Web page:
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No shows cost lost dollars

HILL AIR FORCE BASE, Utah -- As part of a continuing and comprehensive look at all areas of the Hill Air Force Base Clinic operations to make it operate as effectively as possible, the 75th Medical Group has used lean processes to identify areas to concentrate their efforts.

More than 8,300 appointments were lost to the 75th Medical Group at Hill Air Force Base due to clinic no-shows in 2006. The no-show numbers were contributed by active duty, retirees, and their family members. 

A no-show is defined as a beneficiary who doesn't show up to their appointment, a same-day cancellation, and patients who show up more than 10 minutes late to their scheduled appointment.

Quality healthcare is a benefit offered to eligible beneficiaries and although the cost may be transparent during the appointment, the benefit is not free.

"It is important that every beneficiary realize that missed appointments have a significant effect on our healthcare system," said Capt. Lisa Carr, group practice manager for the 75 MDG. "By the time a patient is declared a no-show, it is often too late to recycle that appointment and an additional patient, who could have been scheduled, misses the opportunity to see a healthcare provider."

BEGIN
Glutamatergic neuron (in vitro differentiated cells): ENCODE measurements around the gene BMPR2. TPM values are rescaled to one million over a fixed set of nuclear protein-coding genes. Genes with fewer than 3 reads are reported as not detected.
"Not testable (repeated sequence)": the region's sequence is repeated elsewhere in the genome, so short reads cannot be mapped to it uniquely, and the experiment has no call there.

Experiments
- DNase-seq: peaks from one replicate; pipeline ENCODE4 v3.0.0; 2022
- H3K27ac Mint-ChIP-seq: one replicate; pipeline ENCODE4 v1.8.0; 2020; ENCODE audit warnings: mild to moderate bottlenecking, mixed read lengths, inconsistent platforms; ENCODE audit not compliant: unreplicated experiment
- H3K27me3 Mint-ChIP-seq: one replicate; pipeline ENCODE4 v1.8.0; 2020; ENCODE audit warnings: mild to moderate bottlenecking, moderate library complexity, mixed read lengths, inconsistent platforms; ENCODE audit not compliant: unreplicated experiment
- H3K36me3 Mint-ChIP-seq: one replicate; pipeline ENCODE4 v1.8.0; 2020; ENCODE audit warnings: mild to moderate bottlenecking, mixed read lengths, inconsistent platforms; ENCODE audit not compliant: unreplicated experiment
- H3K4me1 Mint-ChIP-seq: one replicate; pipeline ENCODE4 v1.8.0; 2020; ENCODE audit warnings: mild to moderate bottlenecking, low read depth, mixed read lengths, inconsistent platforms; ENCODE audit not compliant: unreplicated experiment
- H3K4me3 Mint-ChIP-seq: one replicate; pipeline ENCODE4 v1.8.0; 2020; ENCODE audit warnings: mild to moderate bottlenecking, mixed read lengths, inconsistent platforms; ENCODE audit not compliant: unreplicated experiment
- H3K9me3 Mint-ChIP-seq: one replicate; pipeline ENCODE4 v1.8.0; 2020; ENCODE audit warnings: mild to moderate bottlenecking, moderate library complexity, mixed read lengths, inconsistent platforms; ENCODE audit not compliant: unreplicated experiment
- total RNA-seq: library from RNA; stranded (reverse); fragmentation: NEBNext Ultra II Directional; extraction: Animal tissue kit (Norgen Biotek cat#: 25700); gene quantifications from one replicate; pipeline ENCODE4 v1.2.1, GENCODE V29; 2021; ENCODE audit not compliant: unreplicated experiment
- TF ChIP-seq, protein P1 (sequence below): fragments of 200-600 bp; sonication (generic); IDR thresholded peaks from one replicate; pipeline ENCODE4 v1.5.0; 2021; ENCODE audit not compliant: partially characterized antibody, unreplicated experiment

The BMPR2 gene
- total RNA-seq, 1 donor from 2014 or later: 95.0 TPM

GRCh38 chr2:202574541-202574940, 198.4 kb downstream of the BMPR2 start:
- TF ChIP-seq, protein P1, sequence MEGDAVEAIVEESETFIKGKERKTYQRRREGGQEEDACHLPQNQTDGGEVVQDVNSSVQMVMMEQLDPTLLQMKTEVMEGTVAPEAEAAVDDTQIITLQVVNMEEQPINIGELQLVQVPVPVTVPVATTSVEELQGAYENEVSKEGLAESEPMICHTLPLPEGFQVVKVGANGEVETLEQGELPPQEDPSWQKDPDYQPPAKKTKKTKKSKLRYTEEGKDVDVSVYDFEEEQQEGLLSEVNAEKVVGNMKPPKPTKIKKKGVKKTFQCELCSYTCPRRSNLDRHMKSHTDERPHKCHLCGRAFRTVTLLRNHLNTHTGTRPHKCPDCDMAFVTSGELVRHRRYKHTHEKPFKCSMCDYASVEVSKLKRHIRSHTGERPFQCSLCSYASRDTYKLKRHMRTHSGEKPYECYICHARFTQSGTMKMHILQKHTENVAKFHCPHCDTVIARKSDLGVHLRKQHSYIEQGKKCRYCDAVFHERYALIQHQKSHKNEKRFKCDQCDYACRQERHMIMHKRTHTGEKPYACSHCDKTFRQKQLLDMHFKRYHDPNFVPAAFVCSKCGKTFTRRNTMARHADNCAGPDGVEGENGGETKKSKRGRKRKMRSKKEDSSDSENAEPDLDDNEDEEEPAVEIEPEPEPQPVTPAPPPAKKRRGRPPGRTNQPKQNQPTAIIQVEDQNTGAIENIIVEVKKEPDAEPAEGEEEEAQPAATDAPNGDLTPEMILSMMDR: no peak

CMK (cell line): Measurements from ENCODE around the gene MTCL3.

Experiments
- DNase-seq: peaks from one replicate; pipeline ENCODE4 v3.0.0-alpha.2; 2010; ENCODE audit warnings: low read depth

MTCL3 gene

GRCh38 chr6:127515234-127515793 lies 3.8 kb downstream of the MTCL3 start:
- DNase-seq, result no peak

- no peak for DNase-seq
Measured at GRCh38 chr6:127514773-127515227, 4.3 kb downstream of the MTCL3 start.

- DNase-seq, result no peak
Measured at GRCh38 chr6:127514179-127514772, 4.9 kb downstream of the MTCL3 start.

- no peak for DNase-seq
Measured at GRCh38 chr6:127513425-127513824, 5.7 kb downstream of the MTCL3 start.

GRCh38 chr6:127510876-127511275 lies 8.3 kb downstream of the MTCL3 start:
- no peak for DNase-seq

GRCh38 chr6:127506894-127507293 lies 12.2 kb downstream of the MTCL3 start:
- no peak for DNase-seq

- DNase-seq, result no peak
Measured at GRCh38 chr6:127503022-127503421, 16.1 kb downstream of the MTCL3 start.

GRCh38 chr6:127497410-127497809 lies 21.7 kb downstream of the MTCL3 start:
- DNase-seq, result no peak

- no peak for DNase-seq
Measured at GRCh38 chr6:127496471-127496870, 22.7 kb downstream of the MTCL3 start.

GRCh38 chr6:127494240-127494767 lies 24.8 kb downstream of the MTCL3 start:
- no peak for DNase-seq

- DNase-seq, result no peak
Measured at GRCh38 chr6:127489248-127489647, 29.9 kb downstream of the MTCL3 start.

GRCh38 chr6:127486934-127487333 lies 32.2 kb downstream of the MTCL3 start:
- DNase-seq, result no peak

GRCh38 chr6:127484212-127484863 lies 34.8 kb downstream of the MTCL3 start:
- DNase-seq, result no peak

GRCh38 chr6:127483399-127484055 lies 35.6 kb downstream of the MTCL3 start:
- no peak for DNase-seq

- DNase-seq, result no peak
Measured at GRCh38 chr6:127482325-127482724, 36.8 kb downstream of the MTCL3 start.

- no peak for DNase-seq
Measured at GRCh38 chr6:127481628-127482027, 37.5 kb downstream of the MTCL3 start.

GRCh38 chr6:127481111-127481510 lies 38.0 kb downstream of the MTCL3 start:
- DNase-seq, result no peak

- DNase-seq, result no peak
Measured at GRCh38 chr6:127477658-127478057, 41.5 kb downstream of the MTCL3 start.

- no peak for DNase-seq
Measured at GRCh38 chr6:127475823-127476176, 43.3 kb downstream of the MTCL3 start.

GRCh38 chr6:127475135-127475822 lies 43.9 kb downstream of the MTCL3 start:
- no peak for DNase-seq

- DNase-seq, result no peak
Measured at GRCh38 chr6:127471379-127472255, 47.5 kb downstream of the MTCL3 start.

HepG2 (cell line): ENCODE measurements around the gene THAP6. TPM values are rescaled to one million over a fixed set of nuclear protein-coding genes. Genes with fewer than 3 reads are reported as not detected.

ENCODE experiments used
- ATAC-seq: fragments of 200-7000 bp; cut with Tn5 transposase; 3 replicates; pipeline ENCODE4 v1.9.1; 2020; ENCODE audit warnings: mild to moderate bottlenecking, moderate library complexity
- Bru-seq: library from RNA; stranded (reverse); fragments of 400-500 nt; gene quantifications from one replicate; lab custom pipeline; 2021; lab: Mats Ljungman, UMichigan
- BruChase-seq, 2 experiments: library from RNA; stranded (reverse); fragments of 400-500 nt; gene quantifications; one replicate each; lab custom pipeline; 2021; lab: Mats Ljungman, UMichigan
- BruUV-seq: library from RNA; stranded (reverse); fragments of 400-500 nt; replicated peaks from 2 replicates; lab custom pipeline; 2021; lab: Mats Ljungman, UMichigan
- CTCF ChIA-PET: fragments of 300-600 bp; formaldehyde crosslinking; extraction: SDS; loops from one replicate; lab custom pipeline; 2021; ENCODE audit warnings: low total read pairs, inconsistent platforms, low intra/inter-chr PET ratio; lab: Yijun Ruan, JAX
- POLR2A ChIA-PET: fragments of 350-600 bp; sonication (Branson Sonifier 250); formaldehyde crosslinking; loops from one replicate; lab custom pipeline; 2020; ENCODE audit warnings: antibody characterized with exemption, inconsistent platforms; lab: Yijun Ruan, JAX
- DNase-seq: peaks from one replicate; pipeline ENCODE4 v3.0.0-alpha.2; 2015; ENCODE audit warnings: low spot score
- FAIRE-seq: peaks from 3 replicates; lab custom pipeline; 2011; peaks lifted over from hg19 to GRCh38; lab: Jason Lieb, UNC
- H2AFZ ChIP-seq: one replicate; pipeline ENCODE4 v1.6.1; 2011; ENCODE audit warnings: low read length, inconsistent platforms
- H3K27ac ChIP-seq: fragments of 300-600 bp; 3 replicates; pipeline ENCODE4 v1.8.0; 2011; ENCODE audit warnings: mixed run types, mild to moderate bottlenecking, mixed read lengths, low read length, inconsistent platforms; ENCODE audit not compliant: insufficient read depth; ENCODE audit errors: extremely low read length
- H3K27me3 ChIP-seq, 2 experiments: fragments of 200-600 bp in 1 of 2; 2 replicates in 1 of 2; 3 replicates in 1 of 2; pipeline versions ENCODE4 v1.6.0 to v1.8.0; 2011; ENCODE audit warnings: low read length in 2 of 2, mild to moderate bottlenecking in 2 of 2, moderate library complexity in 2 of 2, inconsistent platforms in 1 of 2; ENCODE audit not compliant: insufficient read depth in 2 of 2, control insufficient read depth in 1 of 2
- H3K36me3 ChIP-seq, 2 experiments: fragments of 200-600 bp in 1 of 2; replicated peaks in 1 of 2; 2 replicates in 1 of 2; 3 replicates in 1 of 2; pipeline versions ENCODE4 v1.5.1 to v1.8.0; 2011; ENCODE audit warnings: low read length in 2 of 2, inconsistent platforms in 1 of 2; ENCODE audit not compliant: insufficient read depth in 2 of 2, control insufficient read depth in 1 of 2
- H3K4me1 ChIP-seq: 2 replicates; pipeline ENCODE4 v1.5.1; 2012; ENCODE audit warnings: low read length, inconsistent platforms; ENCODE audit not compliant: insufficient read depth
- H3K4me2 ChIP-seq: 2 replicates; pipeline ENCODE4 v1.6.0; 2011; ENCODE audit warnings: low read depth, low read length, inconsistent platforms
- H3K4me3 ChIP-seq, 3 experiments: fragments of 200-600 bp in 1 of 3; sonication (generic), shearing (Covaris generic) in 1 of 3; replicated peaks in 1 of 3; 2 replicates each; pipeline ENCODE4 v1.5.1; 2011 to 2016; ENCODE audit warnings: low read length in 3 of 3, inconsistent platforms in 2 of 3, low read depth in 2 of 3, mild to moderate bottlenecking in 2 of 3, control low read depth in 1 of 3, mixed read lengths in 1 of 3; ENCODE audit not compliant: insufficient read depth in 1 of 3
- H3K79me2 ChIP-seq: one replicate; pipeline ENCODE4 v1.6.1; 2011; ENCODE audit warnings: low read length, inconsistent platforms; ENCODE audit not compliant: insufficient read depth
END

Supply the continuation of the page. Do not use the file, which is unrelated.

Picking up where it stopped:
The growing numbers of no-shows significantly impacts the Air Force. According to Capt. Stephanie Ryder, group practice manager for the 75 MDG, the average cost of an appointment is $230.

Another area of impact are the notifications to commanders regarding no-shows, which currently run upward of 40 per month.

"At the end of fiscal year 2006, unused appointments cost $1.9M at Hill AFB," Captain Ryder said. "These are precious resources that could have been used to benefit our beneficiaries."

The 75 MDG requests each beneficiary honor their scheduled appointments to help reduce the costs tracked to missed appointments. Beneficiaries who are 10 minutes late will be asked to reschedule. To cancel an appointment call 1-800-453-2388 and select option #1 at least 24 hours in advance.

"The beneficiary is responsible for their schedules and our clinic is here as providers.  Together, we should be working to meet the individuals healthcare needs," Captain Ryder said. 

(Capts. Stephanie Ryder and Lisa Carr contributed to this article)